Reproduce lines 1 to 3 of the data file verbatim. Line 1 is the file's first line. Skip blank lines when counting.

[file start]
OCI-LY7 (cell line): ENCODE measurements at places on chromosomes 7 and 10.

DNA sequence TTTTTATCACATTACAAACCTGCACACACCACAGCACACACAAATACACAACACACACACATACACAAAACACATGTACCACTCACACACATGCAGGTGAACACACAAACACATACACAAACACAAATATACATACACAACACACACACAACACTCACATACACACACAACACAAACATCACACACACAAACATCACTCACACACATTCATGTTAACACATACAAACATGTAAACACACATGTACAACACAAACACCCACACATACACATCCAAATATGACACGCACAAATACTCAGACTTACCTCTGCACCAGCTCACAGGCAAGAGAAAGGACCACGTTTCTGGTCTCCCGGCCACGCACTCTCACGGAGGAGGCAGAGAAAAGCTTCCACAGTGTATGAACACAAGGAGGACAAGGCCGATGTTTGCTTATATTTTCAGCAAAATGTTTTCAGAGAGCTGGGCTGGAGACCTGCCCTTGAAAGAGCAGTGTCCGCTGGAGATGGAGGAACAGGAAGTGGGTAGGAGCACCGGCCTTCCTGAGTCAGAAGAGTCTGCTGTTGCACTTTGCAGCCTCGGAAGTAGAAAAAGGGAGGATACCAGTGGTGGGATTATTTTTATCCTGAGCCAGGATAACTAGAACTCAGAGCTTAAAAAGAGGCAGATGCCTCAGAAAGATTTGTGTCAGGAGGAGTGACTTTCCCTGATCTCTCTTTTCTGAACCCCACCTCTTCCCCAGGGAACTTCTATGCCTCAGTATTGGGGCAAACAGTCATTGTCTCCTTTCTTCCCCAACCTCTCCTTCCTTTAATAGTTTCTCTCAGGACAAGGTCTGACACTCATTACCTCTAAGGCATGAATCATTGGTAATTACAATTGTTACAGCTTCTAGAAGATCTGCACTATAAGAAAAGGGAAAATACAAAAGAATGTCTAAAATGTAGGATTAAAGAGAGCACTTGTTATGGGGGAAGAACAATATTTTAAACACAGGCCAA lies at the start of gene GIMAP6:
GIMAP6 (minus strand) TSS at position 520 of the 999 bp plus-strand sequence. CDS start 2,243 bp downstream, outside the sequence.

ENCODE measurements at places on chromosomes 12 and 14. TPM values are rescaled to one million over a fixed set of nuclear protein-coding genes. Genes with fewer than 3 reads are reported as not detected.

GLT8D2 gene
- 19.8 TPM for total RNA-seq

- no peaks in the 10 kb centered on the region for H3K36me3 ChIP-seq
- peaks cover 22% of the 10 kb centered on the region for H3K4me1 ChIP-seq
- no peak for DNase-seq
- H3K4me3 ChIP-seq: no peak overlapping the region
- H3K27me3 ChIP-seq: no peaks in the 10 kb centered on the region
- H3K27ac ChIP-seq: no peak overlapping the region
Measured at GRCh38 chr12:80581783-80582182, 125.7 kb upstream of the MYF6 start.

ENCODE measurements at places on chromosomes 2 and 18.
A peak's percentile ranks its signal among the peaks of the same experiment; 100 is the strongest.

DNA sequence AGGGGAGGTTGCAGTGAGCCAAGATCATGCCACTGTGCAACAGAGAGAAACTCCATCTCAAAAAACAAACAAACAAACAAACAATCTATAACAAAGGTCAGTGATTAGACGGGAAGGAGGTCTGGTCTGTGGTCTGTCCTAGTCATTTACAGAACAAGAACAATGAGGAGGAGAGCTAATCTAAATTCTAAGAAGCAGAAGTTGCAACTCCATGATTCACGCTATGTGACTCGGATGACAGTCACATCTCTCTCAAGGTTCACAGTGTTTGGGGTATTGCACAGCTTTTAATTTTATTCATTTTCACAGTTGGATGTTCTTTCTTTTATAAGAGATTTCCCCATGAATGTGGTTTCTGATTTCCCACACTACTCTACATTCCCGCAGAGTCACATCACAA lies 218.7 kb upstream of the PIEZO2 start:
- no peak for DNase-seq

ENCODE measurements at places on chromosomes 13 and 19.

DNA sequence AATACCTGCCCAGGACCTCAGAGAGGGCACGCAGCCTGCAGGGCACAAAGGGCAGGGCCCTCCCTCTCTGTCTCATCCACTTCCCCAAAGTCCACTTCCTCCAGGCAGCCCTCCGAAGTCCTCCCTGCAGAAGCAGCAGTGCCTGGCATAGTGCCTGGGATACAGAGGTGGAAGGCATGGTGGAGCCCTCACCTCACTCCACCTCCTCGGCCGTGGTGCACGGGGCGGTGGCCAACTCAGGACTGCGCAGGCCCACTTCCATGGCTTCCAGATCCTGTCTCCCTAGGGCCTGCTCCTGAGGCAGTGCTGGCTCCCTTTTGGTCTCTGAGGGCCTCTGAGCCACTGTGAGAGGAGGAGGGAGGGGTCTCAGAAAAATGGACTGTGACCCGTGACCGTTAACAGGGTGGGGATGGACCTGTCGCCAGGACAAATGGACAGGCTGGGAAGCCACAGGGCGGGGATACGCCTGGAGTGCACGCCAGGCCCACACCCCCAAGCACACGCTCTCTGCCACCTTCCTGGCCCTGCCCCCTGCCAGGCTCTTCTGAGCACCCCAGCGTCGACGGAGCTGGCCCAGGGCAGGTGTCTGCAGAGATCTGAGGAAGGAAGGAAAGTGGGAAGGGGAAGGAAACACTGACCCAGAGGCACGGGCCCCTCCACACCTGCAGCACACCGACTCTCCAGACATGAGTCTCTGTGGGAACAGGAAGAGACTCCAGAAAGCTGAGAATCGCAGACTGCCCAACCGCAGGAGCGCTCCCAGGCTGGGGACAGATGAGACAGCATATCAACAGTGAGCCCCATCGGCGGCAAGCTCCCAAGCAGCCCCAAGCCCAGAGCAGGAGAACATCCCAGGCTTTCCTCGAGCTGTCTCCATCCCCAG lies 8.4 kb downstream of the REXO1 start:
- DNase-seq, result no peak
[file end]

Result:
OCI-LY7 (cell line): ENCODE measurements at places on chromosomes 7 and 10.

DNA sequence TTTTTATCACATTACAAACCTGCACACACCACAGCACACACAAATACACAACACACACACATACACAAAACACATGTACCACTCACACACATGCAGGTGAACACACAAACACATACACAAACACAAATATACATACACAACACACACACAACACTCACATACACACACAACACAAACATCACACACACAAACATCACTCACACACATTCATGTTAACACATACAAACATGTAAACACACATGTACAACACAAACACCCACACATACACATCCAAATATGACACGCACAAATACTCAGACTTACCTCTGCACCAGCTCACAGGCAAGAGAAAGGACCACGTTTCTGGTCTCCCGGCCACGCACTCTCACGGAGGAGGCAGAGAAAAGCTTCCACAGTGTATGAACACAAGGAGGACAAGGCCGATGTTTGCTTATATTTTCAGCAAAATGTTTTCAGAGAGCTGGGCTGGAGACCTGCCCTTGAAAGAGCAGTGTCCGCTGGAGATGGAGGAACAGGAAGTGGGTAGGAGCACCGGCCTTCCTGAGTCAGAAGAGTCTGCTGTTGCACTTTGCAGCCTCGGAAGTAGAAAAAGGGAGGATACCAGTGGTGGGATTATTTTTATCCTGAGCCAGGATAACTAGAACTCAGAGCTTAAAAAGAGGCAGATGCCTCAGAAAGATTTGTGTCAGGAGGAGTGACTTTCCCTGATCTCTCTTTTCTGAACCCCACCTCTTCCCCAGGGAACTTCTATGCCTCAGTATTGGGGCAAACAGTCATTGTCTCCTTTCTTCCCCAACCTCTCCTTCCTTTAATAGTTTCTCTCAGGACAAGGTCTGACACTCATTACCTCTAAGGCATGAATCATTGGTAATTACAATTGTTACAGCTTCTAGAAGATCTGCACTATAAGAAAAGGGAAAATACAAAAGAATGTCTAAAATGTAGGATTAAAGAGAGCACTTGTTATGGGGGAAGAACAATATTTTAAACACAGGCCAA lies at the start of gene GIMAP6:
GIMAP6 (minus strand) TSS at position 520 of the 999 bp plus-strand sequence. CDS start 2,243 bp downstream, outside the sequence.